Marissa Giangiorgi, a sophomore, is so much more than just an accomplished dancer competing among the nation’s best. She’s also insanely smart, balancing MAH, AP Chem, English 2-H, and AP World along with Latin 2H. You would think with all of that she would never have time to do anything else. But those who know Marissa best know that she still finds time to volunteer every Saturday and hang out with friends in her time in between practices and academics.
Besides that, of course, Giangiorgi is so sweet and will always say yes if you need a favor. According to sophomore Willow Volkert, “I don’t think I’ve ever seen her mad and she always tries to do what’s best for everyone around her.” Marissa models the positive outgoing behavior that we all wish we could, and she does it effortlessly without fanfare. According to one sophomore student, “she always changes the subject when I bring up all that she has accomplished in such a short time.” A true person for others, Marissa does what she does in order to be her best self, and also to motivate those around her to do the same.
She’s the kind of person who volunteers, who supports–who does everything else that she does–simply because she thinks it’s right. Not to check of some perfunctory box of good citizenship. And for that independence, maturity, and foresight, we approve.
Mr. Keith Freedman: During high school, many students dread math class. The very word math conjures stereotypical thoughts of brain bending equations, droning lectures, treacherous tests and thousands of homework problems. But there is a place at LFHS where this stereotype couldn’t be farther from reality — in room 289, the home of math teacher Mr. Keith Freedman.
One of the things students appreciate most about Mr. Freedman is his genuine love for math. There are no “dumb questions” or problems that are “impossible,” every problem is possible with Mr. Freedman.
Mr. Freeman may be best known and respected for is his tireless work ethic. If you’re in need of help, Mr. Freeman is your man, making himself readily available to help in the Math Resource Center and in his classroom. In general, students hate waiting for days, even weeks, for the results of important tests to be entered into the infamous “PowerSchool” system. But this is never an issue for Mr. Freeman’s students as he routinely returns test and quizzes the day after they’re taken. His superhuman turnaround time is deeply appreciated. Freedman’s work ethic is also evident in his constant desire to innovate and improve his curriculum. Students who have had Freedman are amused when they encounter one of his signature review activities or resources–such as his factoring flowchart–in math classes later in their high school careers.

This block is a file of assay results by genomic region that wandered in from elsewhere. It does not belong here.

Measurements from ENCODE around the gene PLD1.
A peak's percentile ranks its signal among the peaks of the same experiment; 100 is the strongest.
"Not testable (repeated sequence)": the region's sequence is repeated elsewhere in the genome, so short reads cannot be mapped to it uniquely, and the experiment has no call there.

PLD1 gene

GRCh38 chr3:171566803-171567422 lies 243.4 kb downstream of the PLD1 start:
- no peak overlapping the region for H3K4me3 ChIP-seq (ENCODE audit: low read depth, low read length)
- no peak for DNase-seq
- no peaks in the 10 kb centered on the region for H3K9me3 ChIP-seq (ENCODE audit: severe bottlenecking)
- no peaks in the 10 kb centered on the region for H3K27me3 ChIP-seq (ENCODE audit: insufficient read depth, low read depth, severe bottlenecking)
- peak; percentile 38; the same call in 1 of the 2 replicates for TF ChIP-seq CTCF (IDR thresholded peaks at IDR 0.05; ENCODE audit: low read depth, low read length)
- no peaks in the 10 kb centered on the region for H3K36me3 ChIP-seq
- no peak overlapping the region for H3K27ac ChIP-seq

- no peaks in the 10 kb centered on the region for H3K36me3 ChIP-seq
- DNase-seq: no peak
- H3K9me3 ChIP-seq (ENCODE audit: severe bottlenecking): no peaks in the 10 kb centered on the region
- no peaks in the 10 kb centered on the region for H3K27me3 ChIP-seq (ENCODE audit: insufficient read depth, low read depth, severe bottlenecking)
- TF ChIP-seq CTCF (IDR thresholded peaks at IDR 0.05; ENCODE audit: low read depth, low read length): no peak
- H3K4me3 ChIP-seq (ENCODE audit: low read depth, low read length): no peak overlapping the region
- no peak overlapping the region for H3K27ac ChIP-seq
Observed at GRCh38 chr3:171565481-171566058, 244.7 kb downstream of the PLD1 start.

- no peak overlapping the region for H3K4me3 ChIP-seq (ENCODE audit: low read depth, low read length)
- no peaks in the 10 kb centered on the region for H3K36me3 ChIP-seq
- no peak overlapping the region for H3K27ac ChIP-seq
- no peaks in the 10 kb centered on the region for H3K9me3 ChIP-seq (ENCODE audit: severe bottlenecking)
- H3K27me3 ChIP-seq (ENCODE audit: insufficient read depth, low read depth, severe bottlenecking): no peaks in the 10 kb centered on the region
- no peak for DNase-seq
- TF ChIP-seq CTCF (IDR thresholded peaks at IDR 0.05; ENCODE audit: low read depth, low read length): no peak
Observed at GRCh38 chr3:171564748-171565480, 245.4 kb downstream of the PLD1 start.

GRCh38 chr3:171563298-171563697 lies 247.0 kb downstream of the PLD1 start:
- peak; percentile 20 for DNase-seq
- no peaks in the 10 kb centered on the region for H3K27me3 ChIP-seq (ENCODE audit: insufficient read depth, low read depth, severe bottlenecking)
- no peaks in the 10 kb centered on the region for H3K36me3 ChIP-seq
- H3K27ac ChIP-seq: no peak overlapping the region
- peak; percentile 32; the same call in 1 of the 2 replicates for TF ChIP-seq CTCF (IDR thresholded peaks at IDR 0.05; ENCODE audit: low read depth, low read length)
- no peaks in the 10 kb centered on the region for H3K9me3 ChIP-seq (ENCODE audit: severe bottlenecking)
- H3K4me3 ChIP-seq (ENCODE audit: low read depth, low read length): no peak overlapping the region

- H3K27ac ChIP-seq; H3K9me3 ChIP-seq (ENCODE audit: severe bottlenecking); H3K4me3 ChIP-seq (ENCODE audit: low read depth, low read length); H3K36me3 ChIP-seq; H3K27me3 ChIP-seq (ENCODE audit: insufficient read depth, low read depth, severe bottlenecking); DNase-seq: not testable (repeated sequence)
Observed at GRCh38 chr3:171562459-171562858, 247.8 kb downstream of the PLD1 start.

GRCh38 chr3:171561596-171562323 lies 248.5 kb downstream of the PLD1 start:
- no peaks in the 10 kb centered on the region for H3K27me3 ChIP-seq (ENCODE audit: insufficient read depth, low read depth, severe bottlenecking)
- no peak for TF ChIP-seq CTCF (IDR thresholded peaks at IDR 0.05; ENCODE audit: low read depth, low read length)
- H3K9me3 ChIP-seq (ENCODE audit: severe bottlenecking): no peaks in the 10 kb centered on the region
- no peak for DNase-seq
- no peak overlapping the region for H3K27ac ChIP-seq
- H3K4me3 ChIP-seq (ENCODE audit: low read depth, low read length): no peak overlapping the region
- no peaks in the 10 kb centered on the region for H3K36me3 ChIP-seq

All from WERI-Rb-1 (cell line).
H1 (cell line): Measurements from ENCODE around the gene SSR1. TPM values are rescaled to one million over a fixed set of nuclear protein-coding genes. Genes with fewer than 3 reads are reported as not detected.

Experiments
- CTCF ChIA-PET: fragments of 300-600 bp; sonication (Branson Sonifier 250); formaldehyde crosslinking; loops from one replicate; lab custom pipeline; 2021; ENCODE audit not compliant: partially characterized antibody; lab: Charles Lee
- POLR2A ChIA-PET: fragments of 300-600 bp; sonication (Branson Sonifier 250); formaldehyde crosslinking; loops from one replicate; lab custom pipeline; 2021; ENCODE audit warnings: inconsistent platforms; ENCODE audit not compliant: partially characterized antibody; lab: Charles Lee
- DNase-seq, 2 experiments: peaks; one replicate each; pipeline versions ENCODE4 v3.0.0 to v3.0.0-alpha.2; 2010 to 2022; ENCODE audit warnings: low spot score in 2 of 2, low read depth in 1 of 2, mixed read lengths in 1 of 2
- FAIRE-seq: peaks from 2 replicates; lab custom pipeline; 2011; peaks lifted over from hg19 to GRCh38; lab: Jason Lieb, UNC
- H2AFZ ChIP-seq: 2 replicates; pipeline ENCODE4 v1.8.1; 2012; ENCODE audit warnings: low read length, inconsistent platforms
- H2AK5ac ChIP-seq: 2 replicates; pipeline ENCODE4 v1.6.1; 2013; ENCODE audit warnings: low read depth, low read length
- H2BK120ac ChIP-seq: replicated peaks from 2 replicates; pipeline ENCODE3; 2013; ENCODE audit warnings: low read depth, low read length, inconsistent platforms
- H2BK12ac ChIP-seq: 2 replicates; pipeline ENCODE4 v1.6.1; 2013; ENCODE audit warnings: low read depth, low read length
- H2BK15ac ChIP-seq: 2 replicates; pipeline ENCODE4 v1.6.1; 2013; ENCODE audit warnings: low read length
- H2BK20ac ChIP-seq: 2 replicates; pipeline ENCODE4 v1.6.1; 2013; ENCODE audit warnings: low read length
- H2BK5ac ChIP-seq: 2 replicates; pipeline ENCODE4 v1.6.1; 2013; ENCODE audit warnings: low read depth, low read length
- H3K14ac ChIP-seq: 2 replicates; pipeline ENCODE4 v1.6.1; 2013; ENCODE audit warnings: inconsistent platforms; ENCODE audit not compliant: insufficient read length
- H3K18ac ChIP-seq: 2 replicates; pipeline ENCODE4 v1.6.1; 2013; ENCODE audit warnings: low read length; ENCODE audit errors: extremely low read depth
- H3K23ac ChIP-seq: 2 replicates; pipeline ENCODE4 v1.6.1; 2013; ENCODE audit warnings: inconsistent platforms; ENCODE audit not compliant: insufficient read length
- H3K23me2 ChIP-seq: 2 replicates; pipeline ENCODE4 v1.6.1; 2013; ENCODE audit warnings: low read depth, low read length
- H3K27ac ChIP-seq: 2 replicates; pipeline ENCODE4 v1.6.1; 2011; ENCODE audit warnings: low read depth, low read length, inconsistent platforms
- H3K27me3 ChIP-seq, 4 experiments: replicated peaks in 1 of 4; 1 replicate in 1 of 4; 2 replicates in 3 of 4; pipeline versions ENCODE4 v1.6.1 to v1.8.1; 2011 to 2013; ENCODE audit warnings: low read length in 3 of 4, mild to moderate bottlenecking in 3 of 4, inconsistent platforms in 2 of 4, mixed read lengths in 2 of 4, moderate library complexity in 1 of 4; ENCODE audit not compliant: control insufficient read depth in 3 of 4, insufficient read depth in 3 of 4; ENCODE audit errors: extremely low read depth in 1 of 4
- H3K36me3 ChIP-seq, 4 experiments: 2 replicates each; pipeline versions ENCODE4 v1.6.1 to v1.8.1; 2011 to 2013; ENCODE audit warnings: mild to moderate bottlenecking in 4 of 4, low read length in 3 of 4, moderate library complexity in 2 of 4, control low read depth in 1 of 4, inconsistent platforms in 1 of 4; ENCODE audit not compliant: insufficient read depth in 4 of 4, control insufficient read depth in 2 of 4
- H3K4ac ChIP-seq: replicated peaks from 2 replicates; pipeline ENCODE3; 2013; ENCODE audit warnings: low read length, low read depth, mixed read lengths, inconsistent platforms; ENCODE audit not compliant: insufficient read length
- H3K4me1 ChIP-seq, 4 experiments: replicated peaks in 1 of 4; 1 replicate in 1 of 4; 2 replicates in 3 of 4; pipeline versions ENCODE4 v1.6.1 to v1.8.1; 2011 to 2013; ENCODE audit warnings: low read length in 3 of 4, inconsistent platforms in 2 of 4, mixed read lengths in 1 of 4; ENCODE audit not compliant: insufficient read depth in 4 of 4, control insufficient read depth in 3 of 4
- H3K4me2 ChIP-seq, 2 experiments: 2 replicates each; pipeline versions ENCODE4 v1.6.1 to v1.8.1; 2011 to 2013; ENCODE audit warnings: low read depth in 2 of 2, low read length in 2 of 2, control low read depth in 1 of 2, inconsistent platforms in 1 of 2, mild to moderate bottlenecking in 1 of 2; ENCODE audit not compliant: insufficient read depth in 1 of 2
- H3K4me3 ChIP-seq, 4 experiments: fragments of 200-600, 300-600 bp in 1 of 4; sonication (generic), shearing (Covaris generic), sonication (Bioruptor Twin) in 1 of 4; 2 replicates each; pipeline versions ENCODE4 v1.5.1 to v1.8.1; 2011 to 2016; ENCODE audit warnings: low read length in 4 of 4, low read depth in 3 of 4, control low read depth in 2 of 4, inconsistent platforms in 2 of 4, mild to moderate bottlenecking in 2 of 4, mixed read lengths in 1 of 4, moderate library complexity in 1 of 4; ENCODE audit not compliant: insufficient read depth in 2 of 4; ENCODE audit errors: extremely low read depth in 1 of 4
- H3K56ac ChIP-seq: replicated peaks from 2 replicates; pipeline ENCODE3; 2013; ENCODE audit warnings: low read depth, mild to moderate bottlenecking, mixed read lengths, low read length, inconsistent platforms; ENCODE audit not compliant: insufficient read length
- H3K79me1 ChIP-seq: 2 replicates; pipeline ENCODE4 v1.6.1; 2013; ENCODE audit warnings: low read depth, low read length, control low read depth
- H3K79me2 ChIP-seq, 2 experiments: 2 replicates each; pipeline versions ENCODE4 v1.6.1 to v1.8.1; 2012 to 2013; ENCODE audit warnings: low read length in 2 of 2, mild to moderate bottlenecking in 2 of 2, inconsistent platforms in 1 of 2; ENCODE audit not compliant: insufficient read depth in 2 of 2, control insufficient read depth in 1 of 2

But perhaps one of his most underrated attributes is his ability to connect with high school kids on a personal level. With four kids of his own, including one who will graduate from Stevenson High School later this year, Freedman is able to relate to students and the modern-day challenges and stresses they face. Whether it’s whipping up common ACT and SAT math questions as a warm-up for his students, emailing absent students the day’s class notes, or just cracking jokes between agenda items in class, students always feel a sense of relief when they are in the presence of Mr. Freedman.